## 5.2.3 LP to ISP conversion

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The LP filter coefficients *a _{k}, k=1,…,16*, are converted to the ISP representation for quantization and interpolation purposes. For a 16th order LP filter, the ISPs are defined as the roots of the sum and difference polynomials

( 10 )

and

( 11 )

respectively. (The polynomials *f’ _{1}(z)* and

*f’*are symmetric and antisymmetric, respectively). It can be proven that all roots of these polynomials are on the unit circle and they alternate each other [5].

_{2}(z)*f’*has two roots at

_{2}(z)*z*= 1

*(*

**=0)

*and*

*z*= -1 (

**=

**). To eliminate these two roots, we define the new polynomials

( 12 )

and

( 13 )

Polynomials *f _{1}(z)* and

*f*have 8 and 7 conjugate roots on the unit circle respectively. Therefore, the polynomials can be written as

_{2}(z)( 14 )

and

( 15 )

where *q _{i}=cos(_{i})* with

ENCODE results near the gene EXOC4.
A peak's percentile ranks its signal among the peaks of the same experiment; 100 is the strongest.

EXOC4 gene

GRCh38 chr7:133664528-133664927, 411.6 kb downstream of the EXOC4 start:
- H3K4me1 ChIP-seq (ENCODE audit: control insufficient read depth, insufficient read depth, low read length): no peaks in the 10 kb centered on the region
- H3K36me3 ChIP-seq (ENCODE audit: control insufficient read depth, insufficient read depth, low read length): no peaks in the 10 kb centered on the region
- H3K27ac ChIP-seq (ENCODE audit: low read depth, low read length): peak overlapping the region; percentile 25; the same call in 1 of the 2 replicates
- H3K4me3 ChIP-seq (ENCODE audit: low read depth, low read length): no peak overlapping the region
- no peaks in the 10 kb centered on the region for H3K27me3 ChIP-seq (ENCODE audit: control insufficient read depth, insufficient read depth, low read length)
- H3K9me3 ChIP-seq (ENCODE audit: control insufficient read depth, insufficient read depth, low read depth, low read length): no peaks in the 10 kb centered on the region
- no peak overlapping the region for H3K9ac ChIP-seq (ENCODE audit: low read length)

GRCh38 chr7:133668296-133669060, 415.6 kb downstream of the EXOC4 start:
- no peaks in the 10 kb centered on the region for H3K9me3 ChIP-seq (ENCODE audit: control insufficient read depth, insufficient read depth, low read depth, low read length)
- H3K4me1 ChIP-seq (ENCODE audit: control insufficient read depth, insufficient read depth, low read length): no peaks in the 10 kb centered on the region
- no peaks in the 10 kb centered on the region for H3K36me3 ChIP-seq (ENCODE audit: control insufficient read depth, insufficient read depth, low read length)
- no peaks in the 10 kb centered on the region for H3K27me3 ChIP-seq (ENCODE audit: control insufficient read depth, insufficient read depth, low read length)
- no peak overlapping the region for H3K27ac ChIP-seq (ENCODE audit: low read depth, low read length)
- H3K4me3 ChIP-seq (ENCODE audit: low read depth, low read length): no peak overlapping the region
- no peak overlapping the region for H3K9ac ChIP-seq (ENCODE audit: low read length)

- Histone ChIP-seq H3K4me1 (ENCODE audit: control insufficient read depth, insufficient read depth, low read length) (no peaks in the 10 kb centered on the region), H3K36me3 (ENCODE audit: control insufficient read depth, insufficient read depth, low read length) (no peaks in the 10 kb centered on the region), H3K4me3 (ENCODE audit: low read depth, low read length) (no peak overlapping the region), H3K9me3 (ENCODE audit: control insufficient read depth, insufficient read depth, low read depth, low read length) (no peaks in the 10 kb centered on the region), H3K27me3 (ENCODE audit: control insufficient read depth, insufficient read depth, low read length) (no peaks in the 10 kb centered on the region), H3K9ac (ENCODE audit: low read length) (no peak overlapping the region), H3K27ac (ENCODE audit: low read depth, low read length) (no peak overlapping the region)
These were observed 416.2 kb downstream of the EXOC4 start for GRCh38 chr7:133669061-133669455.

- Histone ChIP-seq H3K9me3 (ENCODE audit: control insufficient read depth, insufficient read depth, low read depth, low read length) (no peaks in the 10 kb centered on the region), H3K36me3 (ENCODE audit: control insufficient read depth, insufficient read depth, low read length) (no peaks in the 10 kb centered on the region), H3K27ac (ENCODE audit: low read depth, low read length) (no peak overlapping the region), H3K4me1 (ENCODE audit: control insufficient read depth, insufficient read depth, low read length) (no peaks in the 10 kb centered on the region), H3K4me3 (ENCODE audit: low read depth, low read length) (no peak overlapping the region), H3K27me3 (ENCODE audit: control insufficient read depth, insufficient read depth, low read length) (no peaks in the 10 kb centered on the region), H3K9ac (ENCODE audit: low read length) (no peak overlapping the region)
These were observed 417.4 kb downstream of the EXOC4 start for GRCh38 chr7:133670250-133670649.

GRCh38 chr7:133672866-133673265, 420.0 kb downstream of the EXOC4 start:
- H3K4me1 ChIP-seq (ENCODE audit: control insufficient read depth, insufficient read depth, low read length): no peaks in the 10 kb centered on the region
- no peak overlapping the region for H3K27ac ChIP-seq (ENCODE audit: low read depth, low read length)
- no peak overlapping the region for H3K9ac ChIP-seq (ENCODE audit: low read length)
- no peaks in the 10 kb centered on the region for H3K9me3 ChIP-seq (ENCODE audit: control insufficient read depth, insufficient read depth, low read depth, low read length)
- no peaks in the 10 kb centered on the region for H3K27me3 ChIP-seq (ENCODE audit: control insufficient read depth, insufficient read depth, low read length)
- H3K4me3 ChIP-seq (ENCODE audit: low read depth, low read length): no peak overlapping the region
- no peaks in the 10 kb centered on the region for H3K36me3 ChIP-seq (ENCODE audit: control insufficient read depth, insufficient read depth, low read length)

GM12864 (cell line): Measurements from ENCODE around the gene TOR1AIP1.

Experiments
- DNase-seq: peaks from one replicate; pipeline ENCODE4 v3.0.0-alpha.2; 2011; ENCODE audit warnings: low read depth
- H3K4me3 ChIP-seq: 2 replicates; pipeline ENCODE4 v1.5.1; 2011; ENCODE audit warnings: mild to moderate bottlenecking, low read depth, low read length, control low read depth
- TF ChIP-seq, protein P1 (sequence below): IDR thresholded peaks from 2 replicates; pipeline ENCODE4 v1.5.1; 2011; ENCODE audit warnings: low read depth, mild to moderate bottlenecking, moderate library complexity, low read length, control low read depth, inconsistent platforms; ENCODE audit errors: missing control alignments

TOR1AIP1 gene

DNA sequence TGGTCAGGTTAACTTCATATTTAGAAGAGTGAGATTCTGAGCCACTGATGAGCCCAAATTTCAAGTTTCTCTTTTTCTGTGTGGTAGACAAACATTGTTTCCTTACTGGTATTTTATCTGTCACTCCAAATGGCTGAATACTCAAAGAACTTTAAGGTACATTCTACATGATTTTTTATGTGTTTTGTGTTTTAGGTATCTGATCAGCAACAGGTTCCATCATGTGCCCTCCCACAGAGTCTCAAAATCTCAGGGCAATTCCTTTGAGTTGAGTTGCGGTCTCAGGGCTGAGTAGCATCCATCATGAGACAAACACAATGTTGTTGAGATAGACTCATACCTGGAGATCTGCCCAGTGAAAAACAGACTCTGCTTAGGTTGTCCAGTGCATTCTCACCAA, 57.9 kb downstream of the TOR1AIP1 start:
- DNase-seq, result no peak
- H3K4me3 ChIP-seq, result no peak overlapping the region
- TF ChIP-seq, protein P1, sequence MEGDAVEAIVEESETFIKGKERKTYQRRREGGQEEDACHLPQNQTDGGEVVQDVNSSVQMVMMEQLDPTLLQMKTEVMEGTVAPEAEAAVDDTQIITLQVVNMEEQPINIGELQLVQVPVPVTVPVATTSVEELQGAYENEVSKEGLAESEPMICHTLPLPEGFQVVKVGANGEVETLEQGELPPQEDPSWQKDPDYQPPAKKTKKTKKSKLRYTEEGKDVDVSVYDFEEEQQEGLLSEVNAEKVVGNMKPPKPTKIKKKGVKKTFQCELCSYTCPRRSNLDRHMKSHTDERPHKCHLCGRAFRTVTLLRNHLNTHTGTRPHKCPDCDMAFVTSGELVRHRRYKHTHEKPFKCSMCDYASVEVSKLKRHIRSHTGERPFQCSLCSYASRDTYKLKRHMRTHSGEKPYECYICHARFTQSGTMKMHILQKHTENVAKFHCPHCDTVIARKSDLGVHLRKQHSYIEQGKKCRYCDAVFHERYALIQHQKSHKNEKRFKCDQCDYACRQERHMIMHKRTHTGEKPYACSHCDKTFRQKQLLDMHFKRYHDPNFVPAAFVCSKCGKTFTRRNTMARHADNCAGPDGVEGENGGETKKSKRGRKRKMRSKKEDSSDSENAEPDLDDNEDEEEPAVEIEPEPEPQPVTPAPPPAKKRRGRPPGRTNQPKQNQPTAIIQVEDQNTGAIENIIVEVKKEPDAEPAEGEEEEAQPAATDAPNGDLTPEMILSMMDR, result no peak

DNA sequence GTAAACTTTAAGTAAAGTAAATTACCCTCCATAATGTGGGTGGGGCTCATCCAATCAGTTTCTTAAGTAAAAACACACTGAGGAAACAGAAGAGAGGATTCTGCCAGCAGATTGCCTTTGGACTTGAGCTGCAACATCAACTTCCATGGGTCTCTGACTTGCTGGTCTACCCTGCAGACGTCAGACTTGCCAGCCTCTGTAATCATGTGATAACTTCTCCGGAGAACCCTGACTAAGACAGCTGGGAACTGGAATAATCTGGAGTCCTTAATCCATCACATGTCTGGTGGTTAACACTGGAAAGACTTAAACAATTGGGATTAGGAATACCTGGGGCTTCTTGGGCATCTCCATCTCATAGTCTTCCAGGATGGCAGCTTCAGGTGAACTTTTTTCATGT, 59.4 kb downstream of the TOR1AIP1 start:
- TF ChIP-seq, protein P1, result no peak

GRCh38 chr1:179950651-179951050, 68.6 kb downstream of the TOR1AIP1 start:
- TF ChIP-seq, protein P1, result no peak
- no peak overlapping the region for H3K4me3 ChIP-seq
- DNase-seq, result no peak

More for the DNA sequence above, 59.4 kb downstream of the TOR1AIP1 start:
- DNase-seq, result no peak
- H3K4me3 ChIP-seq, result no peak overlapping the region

**being the immittance spectral frequencies (ISF) and

_{i}*a*[16] is the last predictor coefficient. ISFs satisfy the ordering property . We refer to as the ISPs in the cosine domain.

Since both polynomials *f*_{1}*(z)* and *f*_{2}*(z)* are symmetric only the first 8 and 7 coefficients of each polynomial, respectively, and the last predictor coefficient need to be computed.

The coefficients of these polynomials are found by the recursive relations

for *i*=0 to 7

( 16 )

where *m*=16 is the predictor order, and .

The ISPs are found by evaluating the polynomials *F*_{1}*(z)* and *F*_{2}*(z)* at 100 points equally spaced between 0 and and checking for sign changes. A sign change signifies the existence of a root and the sign change interval is then divided 4 times to better track the root. The Chebyshev polynomials are used to evaluate *F _{1}(z)* and

*F*[6]. In this method the roots are found directly in the cosine domain {

_{2}(z)*q*}. The polynomials

_{i}*F*and

_{1}(z)*F*evaluated atcan be written as

_{2}(z)and ( 17 )

with

and ( 18 )

where *T _{m}*=cos(

*m*) is the

*m*th order Chebyshev polynomial,

*f(i)*are the coefficients of either

*F*

_{1}

*(z)*or

*F*

_{2}

*(z)*, computed using the equations in (16). The polynomial

*C(x)*is evaluated at a certain value of

*x*= cos(

**) using the recursive relation:

where *n _{f}*=8 in case of

*C*

_{1}(

*x*) and

*n*=7 in case of

_{f}*C*

_{2}(

*x*), with initial values

*b*

_{nf}=

*f*(0) and

*b*

_{nf+1}=0. The details of the Chebyshev polynomial evaluation method are found in [6].